Spain's hotels fight back against $115 million food poisoning claims from Brits
The number of food sickness claims soared to more than 10,000 during the 2016-17 tourist season, from around just 600 in 2015-16, said the head of Spain's hotel confederation CEHAT, Ramon Estalella.
It estimates that more than 90 percent of the claims - usually made through small-claims management companies that promise payouts of several thousand pounds - are bogus.
For years Britons have been the biggest group of tourists to Spain by nationality. Estalella said they are responsible for virtually all of the fake illness claims.
The problem has arisen because British consumer law does not require claimants to produce any medical evidence of illness, and claims can be filed up to three years after a stay at a hotel, he said.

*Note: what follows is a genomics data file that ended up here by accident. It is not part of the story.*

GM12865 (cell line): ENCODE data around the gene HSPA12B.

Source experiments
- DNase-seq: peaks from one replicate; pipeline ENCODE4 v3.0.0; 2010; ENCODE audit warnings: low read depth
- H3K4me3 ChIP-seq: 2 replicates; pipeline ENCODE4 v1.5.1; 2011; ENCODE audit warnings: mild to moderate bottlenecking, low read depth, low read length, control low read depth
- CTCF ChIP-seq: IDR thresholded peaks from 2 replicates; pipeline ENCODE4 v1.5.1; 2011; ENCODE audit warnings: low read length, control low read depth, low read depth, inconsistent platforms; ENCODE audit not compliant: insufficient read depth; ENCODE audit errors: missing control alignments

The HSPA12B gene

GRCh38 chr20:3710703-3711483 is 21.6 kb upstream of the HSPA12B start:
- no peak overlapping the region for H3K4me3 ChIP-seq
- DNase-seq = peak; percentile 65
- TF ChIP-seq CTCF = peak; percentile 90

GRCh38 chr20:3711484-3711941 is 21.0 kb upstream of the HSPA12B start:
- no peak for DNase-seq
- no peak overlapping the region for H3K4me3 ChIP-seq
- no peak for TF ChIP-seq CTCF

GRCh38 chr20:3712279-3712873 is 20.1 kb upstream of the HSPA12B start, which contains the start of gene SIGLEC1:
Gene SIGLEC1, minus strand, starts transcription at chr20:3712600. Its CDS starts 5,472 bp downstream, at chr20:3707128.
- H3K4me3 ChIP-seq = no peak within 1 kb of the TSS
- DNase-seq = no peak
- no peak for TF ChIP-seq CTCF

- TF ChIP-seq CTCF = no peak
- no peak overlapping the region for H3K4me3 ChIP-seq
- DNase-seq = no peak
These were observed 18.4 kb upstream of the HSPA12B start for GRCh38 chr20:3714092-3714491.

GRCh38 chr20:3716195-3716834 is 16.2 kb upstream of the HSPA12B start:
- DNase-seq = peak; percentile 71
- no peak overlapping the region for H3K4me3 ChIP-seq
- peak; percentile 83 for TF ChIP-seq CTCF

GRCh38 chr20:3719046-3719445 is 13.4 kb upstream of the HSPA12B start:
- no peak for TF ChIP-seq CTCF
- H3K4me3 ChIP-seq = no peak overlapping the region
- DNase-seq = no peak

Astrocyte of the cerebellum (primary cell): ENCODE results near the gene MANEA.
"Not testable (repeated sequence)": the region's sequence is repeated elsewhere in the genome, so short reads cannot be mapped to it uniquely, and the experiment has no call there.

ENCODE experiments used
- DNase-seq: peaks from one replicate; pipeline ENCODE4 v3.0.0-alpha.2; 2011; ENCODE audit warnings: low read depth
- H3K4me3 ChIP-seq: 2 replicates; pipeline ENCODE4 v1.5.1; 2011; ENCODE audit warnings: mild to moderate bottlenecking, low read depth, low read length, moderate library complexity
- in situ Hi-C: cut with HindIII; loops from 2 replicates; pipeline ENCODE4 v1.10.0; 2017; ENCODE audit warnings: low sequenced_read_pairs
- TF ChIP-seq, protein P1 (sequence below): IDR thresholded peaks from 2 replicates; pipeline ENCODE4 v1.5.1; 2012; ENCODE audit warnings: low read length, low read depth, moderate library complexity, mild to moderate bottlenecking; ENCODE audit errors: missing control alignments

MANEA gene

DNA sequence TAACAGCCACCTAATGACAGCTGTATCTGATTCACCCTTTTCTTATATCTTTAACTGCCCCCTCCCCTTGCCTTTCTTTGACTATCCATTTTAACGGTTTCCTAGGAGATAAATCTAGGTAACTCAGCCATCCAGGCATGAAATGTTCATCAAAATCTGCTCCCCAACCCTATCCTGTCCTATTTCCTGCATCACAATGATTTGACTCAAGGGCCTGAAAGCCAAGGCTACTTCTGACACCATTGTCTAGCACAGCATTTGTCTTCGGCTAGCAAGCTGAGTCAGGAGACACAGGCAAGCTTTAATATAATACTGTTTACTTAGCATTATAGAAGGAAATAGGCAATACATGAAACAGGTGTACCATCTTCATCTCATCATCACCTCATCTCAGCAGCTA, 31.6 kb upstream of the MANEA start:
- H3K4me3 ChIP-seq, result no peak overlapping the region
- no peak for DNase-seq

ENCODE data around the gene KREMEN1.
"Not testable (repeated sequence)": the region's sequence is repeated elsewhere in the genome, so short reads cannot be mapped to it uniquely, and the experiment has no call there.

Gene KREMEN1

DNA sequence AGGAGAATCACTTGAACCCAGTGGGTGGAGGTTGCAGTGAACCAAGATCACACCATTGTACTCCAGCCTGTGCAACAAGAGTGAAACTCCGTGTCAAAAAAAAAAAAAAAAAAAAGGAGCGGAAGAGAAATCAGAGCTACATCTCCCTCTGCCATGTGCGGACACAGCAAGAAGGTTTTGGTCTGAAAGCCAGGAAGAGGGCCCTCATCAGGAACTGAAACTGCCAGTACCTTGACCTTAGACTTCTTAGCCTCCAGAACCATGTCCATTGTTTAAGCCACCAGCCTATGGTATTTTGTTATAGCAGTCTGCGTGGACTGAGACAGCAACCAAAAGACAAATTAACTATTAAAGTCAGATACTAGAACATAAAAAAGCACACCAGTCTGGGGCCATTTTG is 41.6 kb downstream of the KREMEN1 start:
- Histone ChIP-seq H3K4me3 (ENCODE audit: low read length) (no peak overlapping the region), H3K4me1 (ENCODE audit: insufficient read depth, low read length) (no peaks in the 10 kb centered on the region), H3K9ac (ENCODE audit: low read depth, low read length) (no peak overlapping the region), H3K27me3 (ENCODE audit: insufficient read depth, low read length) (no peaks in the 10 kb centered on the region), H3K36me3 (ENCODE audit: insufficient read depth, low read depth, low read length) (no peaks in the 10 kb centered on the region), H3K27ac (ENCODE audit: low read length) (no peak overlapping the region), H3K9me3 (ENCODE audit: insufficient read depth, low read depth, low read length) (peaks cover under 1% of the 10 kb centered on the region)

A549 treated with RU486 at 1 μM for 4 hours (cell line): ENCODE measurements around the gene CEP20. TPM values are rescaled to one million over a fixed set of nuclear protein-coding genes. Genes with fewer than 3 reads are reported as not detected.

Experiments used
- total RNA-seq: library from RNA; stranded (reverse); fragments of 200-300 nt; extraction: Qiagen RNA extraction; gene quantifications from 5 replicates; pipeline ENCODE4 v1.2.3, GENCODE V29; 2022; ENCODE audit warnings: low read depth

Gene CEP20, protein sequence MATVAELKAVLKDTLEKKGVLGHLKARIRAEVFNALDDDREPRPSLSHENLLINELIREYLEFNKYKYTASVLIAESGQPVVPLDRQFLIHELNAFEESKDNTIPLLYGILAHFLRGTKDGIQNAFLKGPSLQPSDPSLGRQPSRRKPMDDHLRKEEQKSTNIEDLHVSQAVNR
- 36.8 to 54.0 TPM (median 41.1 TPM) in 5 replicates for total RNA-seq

"If the law was the same in Germany, Spain or France, I am certain that people from there would do the same," Estalella told AFP.
Hotels complain that British claims management companies openly tout for business in Spanish resorts, promising not to charge any fees if no eventual damages are paid out.
An ambulance emblazoned with the words "Claims Clinic" was last year pictured driving around Tenerife on Spain's Canary Islands, where more than one in three tourists is British.
The total value of the fake claims made during the 2016/17 season amounted to more than €100 million ($115 million), Estalella said. ■